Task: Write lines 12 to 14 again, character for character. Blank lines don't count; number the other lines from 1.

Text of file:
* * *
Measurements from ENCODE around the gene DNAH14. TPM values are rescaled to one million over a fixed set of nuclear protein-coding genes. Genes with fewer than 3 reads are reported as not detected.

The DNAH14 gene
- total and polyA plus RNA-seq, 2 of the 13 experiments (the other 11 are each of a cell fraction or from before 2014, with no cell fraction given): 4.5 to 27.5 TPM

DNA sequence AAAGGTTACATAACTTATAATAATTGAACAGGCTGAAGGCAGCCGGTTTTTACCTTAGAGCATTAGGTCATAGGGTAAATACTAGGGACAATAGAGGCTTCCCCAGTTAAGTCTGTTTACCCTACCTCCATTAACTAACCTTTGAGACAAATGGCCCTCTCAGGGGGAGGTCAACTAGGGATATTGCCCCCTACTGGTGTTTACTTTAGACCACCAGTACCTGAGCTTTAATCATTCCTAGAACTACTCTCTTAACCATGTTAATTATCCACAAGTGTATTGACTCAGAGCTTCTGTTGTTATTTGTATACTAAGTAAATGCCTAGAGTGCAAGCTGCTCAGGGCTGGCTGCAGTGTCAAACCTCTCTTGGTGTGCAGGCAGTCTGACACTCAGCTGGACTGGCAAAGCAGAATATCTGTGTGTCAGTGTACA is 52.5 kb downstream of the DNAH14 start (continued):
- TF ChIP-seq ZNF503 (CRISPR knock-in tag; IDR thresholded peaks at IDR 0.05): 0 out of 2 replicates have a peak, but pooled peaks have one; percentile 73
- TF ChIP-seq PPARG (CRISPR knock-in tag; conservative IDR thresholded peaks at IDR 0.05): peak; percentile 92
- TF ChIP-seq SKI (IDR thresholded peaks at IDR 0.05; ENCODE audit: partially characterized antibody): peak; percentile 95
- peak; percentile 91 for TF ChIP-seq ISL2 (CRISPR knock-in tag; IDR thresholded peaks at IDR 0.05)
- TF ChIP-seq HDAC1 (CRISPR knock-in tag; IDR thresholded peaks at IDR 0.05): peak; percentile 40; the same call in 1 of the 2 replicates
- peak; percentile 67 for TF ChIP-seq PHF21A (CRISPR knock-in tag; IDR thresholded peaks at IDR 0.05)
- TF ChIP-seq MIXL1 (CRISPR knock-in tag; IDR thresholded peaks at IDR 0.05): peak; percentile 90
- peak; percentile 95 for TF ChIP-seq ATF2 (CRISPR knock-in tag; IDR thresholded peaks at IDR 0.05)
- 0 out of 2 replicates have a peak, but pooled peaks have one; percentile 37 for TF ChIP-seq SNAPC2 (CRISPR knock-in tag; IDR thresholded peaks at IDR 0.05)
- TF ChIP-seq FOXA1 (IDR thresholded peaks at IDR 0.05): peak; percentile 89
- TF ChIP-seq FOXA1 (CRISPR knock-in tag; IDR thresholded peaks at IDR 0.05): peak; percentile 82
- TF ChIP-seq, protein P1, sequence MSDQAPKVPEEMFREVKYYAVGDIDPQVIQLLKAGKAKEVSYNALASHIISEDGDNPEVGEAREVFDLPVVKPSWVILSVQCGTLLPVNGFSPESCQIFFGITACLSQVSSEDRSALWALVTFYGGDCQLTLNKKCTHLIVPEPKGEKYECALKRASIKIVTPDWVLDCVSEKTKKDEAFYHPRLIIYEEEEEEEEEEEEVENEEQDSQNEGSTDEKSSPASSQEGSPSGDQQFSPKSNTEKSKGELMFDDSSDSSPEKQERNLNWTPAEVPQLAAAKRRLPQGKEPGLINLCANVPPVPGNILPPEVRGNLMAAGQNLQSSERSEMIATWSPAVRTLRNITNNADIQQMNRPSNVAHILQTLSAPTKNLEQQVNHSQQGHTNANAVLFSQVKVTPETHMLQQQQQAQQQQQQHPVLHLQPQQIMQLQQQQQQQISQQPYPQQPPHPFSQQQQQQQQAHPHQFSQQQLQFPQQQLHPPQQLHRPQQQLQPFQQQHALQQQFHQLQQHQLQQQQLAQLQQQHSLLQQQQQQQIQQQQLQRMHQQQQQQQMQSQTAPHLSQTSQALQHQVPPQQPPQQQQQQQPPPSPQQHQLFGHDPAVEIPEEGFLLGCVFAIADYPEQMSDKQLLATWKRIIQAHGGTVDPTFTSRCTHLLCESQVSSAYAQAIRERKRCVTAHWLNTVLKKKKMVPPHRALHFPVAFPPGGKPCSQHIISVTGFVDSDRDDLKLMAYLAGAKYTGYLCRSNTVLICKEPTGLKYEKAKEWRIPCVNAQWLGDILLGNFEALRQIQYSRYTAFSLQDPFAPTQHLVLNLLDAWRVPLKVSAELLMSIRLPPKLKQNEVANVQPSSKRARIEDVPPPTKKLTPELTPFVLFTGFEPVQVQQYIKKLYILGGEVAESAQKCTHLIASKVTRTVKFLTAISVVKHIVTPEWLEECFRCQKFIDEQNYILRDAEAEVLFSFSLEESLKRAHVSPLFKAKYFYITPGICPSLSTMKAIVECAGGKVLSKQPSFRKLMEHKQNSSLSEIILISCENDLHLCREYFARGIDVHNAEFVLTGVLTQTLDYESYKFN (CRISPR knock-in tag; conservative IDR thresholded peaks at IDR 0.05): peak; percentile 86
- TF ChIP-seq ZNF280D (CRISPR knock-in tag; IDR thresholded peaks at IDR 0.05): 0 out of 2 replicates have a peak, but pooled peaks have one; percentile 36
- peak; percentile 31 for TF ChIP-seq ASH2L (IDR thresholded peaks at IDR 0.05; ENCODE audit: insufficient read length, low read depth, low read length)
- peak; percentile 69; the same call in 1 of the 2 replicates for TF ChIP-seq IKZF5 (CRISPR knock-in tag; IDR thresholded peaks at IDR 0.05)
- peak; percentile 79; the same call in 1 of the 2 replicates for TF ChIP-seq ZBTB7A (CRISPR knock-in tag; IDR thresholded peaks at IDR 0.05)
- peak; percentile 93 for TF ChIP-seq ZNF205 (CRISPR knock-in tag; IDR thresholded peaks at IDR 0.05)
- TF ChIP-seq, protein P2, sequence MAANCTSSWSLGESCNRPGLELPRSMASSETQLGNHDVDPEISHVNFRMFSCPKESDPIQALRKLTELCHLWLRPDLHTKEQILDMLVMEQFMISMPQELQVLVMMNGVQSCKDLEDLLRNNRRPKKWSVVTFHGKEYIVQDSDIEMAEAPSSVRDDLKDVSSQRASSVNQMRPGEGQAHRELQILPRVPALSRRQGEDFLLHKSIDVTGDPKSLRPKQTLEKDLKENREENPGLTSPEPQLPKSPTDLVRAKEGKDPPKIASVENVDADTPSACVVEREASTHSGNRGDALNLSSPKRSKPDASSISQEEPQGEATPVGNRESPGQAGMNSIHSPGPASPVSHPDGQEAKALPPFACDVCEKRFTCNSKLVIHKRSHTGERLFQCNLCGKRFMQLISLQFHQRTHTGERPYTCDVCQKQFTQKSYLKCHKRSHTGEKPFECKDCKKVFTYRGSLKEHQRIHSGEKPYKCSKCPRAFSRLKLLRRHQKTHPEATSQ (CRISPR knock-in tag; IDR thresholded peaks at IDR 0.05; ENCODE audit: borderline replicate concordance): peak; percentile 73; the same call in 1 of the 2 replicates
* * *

- peak; percentile 95 for TF ChIP-seq ATF2 (CRISPR knock-in tag; IDR thresholded peaks at IDR 0.05)
- 0 out of 2 replicates have a peak, but pooled peaks have one; percentile 37 for TF ChIP-seq SNAPC2 (CRISPR knock-in tag; IDR thresholded peaks at IDR 0.05)
- TF ChIP-seq FOXA1 (IDR thresholded peaks at IDR 0.05): peak; percentile 89